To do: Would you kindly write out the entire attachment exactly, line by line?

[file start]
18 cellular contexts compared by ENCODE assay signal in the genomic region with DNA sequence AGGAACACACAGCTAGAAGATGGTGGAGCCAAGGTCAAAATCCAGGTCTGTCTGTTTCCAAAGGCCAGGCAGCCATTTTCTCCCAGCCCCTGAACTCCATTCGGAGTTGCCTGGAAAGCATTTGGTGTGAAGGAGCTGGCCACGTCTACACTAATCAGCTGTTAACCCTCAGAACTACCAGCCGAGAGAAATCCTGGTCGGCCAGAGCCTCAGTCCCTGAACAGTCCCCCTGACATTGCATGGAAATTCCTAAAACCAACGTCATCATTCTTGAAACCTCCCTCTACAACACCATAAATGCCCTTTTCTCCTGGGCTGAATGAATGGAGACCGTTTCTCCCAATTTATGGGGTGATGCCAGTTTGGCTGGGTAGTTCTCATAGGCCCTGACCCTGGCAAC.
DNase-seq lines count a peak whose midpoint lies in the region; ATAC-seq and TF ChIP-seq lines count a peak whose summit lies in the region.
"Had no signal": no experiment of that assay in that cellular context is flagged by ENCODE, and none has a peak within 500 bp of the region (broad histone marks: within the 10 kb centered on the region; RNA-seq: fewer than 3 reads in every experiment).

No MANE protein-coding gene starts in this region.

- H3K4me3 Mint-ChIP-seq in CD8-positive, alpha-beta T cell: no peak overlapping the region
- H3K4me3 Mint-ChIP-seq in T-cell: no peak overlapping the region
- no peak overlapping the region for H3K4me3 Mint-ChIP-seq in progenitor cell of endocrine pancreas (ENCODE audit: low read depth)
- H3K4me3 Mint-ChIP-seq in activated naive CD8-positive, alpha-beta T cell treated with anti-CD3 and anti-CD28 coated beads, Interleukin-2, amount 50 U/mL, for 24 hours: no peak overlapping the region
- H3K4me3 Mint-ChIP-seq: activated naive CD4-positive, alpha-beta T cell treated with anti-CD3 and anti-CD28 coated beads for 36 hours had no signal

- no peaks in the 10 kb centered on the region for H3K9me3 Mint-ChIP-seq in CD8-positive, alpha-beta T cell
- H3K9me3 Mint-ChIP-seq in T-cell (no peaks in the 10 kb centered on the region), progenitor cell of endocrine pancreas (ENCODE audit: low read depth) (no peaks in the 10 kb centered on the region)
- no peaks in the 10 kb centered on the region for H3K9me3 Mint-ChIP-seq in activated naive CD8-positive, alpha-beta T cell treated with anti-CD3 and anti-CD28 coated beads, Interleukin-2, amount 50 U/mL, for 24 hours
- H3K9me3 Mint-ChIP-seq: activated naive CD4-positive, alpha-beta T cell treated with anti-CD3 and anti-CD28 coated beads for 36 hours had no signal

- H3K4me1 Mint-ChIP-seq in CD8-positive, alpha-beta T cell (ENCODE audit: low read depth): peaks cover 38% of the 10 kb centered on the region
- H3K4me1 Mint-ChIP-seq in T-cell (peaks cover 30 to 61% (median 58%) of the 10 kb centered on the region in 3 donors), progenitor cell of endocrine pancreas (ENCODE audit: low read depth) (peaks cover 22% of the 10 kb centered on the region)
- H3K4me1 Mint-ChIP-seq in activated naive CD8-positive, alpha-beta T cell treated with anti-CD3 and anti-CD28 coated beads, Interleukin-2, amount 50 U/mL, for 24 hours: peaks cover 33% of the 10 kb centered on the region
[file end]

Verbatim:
18 cellular contexts compared by ENCODE assay signal in the genomic region with DNA sequence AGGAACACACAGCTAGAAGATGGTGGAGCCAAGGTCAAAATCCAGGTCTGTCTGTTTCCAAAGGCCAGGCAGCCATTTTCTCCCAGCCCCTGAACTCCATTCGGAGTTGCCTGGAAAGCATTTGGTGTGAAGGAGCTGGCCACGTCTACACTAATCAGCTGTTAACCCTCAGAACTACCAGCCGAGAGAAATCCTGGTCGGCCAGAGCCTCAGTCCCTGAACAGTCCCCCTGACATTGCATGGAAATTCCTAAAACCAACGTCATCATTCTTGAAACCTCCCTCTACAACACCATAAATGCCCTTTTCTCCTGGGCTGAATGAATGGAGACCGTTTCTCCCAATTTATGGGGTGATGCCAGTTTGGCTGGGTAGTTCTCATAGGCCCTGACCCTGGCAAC.
DNase-seq lines count a peak whose midpoint lies in the region; ATAC-seq and TF ChIP-seq lines count a peak whose summit lies in the region.
"Had no signal": no experiment of that assay in that cellular context is flagged by ENCODE, and none has a peak within 500 bp of the region (broad histone marks: within the 10 kb centered on the region; RNA-seq: fewer than 3 reads in every experiment).

No MANE protein-coding gene starts in this region.

- H3K4me3 Mint-ChIP-seq in CD8-positive, alpha-beta T cell: no peak overlapping the region
- H3K4me3 Mint-ChIP-seq in T-cell: no peak overlapping the region
- no peak overlapping the region for H3K4me3 Mint-ChIP-seq in progenitor cell of endocrine pancreas (ENCODE audit: low read depth)
- H3K4me3 Mint-ChIP-seq in activated naive CD8-positive, alpha-beta T cell treated with anti-CD3 and anti-CD28 coated beads, Interleukin-2, amount 50 U/mL, for 24 hours: no peak overlapping the region
- H3K4me3 Mint-ChIP-seq: activated naive CD4-positive, alpha-beta T cell treated with anti-CD3 and anti-CD28 coated beads for 36 hours had no signal

- no peaks in the 10 kb centered on the region for H3K9me3 Mint-ChIP-seq in CD8-positive, alpha-beta T cell
- H3K9me3 Mint-ChIP-seq in T-cell (no peaks in the 10 kb centered on the region), progenitor cell of endocrine pancreas (ENCODE audit: low read depth) (no peaks in the 10 kb centered on the region)
- no peaks in the 10 kb centered on the region for H3K9me3 Mint-ChIP-seq in activated naive CD8-positive, alpha-beta T cell treated with anti-CD3 and anti-CD28 coated beads, Interleukin-2, amount 50 U/mL, for 24 hours
- H3K9me3 Mint-ChIP-seq: activated naive CD4-positive, alpha-beta T cell treated with anti-CD3 and anti-CD28 coated beads for 36 hours had no signal

- H3K4me1 Mint-ChIP-seq in CD8-positive, alpha-beta T cell (ENCODE audit: low read depth): peaks cover 38% of the 10 kb centered on the region
- H3K4me1 Mint-ChIP-seq in T-cell (peaks cover 30 to 61% (median 58%) of the 10 kb centered on the region in 3 donors), progenitor cell of endocrine pancreas (ENCODE audit: low read depth) (peaks cover 22% of the 10 kb centered on the region)
- H3K4me1 Mint-ChIP-seq in activated naive CD8-positive, alpha-beta T cell treated with anti-CD3 and anti-CD28 coated beads, Interleukin-2, amount 50 U/mL, for 24 hours: peaks cover 33% of the 10 kb centered on the region